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University of Iowa News Release

June 24, 2003

UI Professor Says Creative People Recall Dreams

Image: Sleep, Diego Rivera

People who are creative, imaginative and prone to fantasy are more likely to have vivid dreams at night and to remember them when they wake up, University of Iowa research shows.

David Watson, a professor of psychology in the UI College of Liberal Arts and Sciences, said that the more bizarre a dream was the more likely his subjects were to remember it. Dream recall varied widely, with a few participants remembering a dream every night and others never remembering a dream throughout the three-month study. On average, participants recalled dreams three or four days per week.

This study, which appears in the May 2003 issue of the journal "Personality and Individual Differences," represents the largest and most comprehensive analysis of individual differences in dream recall to date. Watson asked 193 college students to record each morning for 14 weeks what time they woke up, what time they had gone to bed the previous night, whether they had consumed alcohol or caffeine within four hours of bedtime, and whether they remembered any dreams upon waking.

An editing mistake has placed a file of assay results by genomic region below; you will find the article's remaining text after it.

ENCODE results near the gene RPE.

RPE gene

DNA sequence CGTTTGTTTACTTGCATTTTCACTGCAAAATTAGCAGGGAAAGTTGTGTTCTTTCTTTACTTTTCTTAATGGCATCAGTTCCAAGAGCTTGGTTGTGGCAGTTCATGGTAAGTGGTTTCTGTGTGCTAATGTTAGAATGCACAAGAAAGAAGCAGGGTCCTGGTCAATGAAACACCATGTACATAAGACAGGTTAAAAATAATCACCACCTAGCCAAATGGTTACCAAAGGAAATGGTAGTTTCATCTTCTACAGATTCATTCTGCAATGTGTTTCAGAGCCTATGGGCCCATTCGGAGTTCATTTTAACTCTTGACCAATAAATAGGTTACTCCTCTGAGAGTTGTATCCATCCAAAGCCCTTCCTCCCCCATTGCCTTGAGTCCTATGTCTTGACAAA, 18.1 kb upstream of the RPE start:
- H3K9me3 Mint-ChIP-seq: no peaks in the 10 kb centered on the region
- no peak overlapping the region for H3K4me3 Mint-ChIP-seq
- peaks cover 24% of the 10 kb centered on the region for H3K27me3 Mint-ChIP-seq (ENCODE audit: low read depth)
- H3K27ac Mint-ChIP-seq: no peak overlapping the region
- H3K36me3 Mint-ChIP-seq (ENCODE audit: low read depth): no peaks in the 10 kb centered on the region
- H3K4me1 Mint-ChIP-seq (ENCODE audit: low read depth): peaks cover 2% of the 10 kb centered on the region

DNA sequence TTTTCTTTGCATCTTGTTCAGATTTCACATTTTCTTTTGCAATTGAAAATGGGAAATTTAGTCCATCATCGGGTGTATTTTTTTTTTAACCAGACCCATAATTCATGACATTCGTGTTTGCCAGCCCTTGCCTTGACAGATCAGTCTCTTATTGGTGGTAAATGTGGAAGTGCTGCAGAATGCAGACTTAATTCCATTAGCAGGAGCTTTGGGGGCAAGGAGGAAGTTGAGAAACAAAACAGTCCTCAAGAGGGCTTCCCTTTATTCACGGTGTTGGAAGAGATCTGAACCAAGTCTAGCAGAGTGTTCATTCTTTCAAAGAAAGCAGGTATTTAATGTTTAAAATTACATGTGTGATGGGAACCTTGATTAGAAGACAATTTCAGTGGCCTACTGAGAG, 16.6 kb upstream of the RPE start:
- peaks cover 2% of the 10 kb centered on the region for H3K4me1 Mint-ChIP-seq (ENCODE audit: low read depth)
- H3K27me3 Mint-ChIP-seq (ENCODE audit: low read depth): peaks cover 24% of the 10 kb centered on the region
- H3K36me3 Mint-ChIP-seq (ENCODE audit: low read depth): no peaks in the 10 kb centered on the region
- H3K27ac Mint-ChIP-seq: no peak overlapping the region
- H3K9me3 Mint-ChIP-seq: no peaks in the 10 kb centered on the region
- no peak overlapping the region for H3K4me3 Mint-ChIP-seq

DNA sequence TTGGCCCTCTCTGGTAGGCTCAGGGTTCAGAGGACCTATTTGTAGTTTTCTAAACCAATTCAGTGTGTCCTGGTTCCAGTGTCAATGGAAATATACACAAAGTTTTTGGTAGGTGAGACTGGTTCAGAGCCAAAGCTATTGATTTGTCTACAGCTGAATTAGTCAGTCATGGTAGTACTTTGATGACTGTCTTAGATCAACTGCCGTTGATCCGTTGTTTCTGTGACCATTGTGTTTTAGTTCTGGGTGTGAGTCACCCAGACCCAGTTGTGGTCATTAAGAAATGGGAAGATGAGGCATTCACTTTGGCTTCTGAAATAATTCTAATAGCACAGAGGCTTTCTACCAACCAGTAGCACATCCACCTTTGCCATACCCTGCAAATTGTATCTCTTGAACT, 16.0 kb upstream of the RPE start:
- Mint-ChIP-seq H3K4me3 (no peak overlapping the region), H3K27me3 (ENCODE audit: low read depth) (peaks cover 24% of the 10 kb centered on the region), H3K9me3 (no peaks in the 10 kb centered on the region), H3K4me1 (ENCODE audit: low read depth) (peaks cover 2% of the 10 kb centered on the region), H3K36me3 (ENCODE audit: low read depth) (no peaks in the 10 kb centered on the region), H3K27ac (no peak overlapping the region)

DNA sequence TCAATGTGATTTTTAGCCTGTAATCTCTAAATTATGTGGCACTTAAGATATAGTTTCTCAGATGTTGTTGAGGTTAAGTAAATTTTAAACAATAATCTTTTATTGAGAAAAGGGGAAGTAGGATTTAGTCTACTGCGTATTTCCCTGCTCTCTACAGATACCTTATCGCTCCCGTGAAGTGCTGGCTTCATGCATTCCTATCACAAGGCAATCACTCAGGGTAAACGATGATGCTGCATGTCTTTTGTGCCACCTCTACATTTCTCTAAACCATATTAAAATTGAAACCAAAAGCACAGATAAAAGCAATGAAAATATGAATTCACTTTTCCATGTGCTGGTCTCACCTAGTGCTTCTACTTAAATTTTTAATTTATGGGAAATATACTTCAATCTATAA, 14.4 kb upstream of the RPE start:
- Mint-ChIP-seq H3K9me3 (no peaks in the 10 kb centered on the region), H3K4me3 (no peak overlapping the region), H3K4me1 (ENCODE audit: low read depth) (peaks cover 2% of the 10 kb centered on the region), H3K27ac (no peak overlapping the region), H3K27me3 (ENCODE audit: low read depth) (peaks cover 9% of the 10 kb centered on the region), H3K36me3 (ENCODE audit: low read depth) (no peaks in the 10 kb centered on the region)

He found that neither sleep quality nor length of sleep was associated with dream recall, although students who maintained inconsistent bedtime schedules tended to report slightly more sleep- and dream-related experiences. There also was a slight tendency for "evening people" to remember more of their dreams.

Most significantly, Watson found individuals who are prone to absorption, imaginativeness, daydreaming and fantasizing are particularly likely to remember their dreams.

"There is a fundamental continuity between how people experience the world during the day and at night," he said. "People who are prone to daydreaming and fantasy have less of a barrier between states of sleep and wakefulness and seem to more easily pass between them."

This research is an extension of Watson's earlier studies on mood and temperament. He has studied circadian rhythms and differences between morning and evening people, which led naturally to studies of sleep and dreams. Watson said studying dreams is important to understanding what happens in the brain during sleep.


STORY SOURCE: University of Iowa News Services, 300 Plaza Centre One, Suite 371, Iowa City, Iowa 52242-2500.

CONTACTS: Media: Mary Geraghty Kenyon, 319-384-0011, mary-kenyon@uiowa.edu Program: David Watson, 319-335-3384, david-watson@uiowa.edu